Or at least, they think they are 😉 Come on, nobody grows up wanting to be the sidekick–and this includes your antagonists and supporting characters.
This is a concept that I recently read in Chuck Wendig’s Damn Fine Story, and right away, something just clicked.
My supporting characters went from “I’m here to support” to fully-fledged complex people with lives. I’m serious!
Once I began to think of these “other” characters in this way, I got out of a rut in a particular story where the side-character was just… there. Like a placeholder.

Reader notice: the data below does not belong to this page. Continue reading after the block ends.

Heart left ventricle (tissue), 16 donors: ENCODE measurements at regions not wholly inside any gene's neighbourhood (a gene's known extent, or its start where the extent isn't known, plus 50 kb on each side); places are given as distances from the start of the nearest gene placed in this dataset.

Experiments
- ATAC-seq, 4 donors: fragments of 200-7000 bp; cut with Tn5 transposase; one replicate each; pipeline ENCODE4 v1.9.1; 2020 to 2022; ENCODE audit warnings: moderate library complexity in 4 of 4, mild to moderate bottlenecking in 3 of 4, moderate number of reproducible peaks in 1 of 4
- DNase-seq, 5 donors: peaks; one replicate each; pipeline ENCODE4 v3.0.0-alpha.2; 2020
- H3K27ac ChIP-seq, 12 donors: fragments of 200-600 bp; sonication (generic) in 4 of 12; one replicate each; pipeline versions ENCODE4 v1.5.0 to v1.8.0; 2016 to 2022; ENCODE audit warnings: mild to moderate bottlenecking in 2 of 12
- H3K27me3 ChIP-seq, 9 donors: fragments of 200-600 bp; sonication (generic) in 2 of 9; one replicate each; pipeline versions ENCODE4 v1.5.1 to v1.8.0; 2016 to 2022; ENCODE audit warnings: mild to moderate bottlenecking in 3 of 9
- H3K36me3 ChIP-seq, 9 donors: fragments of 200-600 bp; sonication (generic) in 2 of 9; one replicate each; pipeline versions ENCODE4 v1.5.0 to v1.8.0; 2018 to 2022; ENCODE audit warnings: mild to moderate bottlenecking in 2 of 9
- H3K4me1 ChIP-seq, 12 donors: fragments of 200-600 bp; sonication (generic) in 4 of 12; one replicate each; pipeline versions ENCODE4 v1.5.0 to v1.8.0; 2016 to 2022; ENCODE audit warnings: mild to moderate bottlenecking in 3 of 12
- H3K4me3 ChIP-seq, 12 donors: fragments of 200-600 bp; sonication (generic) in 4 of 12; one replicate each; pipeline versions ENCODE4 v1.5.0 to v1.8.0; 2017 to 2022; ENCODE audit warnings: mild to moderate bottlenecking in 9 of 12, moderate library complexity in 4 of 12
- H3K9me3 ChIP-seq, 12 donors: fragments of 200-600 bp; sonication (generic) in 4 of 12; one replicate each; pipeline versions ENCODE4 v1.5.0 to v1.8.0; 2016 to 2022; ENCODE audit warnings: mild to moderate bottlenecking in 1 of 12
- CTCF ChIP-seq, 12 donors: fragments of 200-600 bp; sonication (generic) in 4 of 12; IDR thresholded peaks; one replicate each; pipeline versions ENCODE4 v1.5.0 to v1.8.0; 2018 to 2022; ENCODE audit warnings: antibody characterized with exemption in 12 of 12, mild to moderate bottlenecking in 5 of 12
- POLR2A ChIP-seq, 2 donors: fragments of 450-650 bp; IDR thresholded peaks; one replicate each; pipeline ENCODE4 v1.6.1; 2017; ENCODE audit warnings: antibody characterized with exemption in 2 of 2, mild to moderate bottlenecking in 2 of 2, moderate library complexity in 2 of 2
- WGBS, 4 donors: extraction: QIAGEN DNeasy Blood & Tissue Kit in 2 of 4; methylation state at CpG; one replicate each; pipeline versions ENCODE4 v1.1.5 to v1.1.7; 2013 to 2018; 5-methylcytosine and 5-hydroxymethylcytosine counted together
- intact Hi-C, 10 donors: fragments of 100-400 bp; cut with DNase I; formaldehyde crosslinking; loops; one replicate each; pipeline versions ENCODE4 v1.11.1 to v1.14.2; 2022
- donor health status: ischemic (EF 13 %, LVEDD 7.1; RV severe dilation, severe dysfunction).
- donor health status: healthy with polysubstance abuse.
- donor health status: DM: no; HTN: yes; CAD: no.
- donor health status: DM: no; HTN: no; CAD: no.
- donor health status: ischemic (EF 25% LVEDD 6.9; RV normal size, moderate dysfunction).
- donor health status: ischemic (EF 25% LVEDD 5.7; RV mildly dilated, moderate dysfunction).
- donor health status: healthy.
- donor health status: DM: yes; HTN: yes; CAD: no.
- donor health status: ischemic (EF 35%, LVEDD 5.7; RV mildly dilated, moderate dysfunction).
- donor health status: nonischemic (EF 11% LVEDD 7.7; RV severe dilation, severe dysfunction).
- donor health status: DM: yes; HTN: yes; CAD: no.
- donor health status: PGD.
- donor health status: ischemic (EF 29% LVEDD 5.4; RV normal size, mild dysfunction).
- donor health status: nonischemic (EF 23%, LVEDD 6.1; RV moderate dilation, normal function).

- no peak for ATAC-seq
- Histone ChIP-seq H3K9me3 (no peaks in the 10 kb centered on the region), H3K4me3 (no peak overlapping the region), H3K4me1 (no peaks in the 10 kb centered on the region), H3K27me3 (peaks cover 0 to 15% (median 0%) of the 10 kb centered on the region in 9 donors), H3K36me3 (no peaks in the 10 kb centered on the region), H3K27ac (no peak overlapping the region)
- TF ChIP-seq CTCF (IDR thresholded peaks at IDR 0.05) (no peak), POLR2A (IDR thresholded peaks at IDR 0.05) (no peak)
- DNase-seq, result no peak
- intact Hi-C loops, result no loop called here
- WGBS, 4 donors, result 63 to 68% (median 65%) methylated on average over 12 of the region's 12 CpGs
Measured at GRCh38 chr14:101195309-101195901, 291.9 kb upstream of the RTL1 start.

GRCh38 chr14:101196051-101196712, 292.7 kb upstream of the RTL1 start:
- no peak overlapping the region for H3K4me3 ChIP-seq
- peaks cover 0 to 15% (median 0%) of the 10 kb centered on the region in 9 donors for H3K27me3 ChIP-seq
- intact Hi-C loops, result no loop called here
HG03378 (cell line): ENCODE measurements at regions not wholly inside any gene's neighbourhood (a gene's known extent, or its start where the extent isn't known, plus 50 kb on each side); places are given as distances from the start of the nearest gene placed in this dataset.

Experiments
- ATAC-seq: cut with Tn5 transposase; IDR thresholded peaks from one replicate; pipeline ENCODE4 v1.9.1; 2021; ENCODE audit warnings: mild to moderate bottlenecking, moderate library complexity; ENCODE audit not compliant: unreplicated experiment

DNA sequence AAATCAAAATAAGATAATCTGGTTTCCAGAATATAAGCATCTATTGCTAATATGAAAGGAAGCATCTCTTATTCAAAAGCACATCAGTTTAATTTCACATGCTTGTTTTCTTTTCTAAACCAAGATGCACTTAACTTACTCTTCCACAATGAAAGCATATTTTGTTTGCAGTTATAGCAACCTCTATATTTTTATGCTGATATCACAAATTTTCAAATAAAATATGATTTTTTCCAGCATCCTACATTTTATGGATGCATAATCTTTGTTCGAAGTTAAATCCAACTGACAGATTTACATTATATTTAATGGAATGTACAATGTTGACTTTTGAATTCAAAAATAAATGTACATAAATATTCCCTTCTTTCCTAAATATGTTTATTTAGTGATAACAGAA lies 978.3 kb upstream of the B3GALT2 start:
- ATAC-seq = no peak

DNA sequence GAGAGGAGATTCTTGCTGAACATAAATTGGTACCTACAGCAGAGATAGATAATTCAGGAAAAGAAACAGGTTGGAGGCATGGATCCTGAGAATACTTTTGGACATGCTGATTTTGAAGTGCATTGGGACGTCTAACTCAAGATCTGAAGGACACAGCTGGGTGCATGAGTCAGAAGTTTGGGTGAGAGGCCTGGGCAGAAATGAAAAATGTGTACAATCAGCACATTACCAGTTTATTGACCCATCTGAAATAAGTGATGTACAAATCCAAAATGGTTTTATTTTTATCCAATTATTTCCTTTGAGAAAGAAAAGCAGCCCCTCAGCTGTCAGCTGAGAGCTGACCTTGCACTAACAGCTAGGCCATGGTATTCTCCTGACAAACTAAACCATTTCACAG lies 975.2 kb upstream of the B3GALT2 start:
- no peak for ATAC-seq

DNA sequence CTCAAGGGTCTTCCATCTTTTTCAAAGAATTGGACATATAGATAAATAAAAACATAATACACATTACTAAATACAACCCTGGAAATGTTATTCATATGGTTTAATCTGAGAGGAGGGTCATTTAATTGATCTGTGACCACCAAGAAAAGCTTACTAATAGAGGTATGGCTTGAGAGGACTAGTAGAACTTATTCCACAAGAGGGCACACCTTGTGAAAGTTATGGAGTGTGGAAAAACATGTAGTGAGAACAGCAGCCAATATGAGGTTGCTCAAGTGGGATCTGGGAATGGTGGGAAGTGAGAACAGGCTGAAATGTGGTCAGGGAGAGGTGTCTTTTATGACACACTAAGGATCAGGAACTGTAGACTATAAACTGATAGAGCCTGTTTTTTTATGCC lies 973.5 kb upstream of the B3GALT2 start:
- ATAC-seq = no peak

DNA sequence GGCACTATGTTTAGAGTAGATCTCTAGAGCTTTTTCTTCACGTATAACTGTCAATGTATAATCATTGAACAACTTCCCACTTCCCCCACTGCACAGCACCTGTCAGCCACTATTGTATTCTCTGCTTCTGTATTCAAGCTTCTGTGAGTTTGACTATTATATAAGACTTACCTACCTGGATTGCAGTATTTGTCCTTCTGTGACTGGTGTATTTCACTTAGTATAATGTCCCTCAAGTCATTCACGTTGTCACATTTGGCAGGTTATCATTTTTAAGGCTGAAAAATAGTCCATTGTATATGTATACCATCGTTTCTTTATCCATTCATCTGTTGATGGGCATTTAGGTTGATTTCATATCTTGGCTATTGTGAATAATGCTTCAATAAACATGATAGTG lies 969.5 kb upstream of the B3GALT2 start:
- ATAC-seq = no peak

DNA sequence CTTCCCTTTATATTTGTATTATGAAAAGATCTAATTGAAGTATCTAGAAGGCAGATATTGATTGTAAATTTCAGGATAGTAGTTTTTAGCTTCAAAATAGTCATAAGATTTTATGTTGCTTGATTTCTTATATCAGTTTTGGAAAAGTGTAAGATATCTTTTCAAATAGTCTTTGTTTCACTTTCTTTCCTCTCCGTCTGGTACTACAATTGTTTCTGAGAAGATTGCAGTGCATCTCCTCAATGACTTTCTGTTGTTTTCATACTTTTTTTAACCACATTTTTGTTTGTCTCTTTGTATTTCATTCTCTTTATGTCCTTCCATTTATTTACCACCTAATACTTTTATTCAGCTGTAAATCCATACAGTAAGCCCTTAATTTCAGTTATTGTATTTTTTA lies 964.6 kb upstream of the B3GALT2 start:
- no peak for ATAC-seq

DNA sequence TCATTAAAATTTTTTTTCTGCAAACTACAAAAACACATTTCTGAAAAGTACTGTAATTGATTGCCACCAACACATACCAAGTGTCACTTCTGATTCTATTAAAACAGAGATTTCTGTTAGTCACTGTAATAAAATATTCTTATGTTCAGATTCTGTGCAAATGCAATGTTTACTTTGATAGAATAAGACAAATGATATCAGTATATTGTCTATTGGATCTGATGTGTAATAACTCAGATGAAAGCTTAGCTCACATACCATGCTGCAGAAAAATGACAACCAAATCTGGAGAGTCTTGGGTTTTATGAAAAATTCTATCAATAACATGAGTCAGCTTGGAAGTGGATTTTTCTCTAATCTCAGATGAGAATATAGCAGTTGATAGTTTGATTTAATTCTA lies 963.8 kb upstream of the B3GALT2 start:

Like a nail just stuck in the wall.
When you consider that all your characters think they are the protagonist, it helps you better visualize their wants, needs, and (smaller) arcs.
It helps you breathe life into them, so that they’re not just a nail in a wall.
And when it comes to antagonists, it truly puts you in their shoes, so that you (and the reader) knows why they’re doing what they’re doing. Better yet, so that the reader may sympathize with the bad guy and feel that conflicting moral pull.
(You know, the conflicting moral pull you felt when you read Snape or Voldemort’s back story, and you thought… well, they do have a point…).
So, try it. How do your antagonists and supporting characters change when you consider that they think they’re right, just, and the star of the show?
🌸 🌜🌸 🌜🌸 🌜🌸 🌜🌸 🌜🌸 🌜🌸 🌜